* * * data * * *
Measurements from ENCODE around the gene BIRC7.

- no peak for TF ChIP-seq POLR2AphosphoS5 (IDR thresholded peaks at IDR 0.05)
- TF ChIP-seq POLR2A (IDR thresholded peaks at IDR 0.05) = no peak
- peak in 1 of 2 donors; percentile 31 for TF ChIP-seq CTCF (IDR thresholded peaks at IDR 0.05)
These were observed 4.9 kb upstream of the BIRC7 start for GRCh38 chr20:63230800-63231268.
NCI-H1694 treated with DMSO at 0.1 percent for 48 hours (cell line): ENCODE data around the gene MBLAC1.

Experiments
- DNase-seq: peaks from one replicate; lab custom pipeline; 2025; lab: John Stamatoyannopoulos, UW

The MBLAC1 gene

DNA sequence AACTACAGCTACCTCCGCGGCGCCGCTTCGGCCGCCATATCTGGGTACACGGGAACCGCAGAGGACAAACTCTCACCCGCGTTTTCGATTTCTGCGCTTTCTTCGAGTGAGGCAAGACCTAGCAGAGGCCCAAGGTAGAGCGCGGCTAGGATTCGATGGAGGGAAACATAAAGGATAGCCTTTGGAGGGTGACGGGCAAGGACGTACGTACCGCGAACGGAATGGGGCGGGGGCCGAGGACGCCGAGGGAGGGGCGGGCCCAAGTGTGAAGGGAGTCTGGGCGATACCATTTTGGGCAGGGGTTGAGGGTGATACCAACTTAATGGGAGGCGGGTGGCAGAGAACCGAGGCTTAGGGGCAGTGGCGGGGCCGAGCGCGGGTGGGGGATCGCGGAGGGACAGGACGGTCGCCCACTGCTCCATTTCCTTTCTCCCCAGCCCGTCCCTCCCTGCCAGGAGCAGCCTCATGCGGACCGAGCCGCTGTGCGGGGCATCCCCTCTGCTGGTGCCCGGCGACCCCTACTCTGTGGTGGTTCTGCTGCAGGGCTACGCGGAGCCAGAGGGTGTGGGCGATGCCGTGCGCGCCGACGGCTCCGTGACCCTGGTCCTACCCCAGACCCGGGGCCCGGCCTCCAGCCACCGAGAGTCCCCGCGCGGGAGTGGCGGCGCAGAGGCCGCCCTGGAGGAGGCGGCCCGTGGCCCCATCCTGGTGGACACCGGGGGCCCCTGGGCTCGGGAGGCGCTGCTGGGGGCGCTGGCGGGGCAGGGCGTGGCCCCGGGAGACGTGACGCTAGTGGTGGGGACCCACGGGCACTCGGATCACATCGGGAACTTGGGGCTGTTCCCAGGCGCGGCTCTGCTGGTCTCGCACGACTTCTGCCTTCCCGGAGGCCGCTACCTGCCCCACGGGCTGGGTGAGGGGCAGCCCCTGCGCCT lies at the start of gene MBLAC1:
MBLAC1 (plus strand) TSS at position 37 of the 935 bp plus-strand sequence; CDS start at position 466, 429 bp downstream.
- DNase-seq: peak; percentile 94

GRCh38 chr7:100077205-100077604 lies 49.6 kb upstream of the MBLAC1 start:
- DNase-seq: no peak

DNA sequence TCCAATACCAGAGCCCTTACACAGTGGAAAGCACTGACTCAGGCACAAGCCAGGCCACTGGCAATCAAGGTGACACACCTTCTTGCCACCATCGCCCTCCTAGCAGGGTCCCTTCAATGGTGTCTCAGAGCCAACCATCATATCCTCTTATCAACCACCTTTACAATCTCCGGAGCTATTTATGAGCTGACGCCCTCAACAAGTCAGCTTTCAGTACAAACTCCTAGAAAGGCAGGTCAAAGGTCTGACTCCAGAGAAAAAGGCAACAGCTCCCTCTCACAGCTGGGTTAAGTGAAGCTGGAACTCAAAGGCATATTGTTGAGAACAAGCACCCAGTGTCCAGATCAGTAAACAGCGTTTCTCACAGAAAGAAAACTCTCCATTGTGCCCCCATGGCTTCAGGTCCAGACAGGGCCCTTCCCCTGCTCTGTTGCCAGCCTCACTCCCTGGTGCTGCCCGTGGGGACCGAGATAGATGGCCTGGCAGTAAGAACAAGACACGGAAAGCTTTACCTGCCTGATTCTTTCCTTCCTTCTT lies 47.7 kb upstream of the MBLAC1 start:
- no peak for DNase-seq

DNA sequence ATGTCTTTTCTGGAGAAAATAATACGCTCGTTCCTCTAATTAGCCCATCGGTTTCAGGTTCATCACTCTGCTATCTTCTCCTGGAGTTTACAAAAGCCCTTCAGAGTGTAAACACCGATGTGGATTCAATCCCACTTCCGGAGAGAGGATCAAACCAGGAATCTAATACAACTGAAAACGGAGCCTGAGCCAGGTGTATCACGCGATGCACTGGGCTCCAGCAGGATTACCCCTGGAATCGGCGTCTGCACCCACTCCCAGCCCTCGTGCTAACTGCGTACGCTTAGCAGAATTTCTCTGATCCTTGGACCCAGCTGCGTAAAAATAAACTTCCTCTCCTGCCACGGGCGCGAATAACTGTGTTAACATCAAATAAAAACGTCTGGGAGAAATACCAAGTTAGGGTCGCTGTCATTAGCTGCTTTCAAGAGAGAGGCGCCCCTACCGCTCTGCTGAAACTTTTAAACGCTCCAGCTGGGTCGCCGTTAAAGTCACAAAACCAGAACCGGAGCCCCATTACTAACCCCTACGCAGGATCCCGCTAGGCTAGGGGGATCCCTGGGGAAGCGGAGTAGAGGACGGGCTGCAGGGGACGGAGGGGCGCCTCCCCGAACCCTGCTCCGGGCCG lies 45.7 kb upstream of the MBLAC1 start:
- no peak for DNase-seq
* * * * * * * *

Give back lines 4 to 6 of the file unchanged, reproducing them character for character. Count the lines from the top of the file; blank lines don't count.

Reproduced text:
- peak in 1 of 2 donors; percentile 31 for TF ChIP-seq CTCF (IDR thresholded peaks at IDR 0.05)
These were observed 4.9 kb upstream of the BIRC7 start for GRCh38 chr20:63230800-63231268.
NCI-H1694 treated with DMSO at 0.1 percent for 48 hours (cell line): ENCODE data around the gene MBLAC1.